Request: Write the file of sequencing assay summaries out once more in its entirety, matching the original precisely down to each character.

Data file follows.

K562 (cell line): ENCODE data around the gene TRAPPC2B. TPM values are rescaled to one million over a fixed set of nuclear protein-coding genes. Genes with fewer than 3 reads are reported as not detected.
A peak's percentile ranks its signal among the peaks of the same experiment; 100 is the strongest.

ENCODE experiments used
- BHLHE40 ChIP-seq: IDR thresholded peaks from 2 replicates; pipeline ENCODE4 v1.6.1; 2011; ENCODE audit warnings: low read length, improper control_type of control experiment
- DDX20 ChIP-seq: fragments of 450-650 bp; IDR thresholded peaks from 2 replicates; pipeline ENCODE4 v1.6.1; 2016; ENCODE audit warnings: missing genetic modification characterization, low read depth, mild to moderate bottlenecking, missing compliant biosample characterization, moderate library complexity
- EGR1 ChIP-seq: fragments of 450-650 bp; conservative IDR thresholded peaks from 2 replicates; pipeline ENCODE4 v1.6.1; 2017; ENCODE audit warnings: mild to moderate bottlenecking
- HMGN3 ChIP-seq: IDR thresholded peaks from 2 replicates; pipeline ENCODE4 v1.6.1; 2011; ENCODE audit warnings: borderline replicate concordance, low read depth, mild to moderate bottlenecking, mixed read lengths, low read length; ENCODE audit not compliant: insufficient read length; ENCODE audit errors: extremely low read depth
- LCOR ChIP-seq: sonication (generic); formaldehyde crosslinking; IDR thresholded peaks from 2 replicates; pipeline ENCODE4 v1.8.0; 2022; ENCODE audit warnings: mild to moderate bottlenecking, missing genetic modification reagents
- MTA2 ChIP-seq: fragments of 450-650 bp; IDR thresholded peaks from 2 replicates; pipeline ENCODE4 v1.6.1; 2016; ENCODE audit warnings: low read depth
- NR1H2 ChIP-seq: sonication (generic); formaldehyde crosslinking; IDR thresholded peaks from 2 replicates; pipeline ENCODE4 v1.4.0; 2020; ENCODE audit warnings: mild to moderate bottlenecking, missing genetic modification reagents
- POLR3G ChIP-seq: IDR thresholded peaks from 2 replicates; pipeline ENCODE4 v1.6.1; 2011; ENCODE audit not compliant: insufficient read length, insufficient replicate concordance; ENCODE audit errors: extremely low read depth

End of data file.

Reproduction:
K562 (cell line): ENCODE data around the gene TRAPPC2B. TPM values are rescaled to one million over a fixed set of nuclear protein-coding genes. Genes with fewer than 3 reads are reported as not detected.
A peak's percentile ranks its signal among the peaks of the same experiment; 100 is the strongest.

ENCODE experiments used
- BHLHE40 ChIP-seq: IDR thresholded peaks from 2 replicates; pipeline ENCODE4 v1.6.1; 2011; ENCODE audit warnings: low read length, improper control_type of control experiment
- DDX20 ChIP-seq: fragments of 450-650 bp; IDR thresholded peaks from 2 replicates; pipeline ENCODE4 v1.6.1; 2016; ENCODE audit warnings: missing genetic modification characterization, low read depth, mild to moderate bottlenecking, missing compliant biosample characterization, moderate library complexity
- EGR1 ChIP-seq: fragments of 450-650 bp; conservative IDR thresholded peaks from 2 replicates; pipeline ENCODE4 v1.6.1; 2017; ENCODE audit warnings: mild to moderate bottlenecking
- HMGN3 ChIP-seq: IDR thresholded peaks from 2 replicates; pipeline ENCODE4 v1.6.1; 2011; ENCODE audit warnings: borderline replicate concordance, low read depth, mild to moderate bottlenecking, mixed read lengths, low read length; ENCODE audit not compliant: insufficient read length; ENCODE audit errors: extremely low read depth
- LCOR ChIP-seq: sonication (generic); formaldehyde crosslinking; IDR thresholded peaks from 2 replicates; pipeline ENCODE4 v1.8.0; 2022; ENCODE audit warnings: mild to moderate bottlenecking, missing genetic modification reagents
- MTA2 ChIP-seq: fragments of 450-650 bp; IDR thresholded peaks from 2 replicates; pipeline ENCODE4 v1.6.1; 2016; ENCODE audit warnings: low read depth
- NR1H2 ChIP-seq: sonication (generic); formaldehyde crosslinking; IDR thresholded peaks from 2 replicates; pipeline ENCODE4 v1.4.0; 2020; ENCODE audit warnings: mild to moderate bottlenecking, missing genetic modification reagents
- POLR3G ChIP-seq: IDR thresholded peaks from 2 replicates; pipeline ENCODE4 v1.6.1; 2011; ENCODE audit not compliant: insufficient read length, insufficient replicate concordance; ENCODE audit errors: extremely low read depth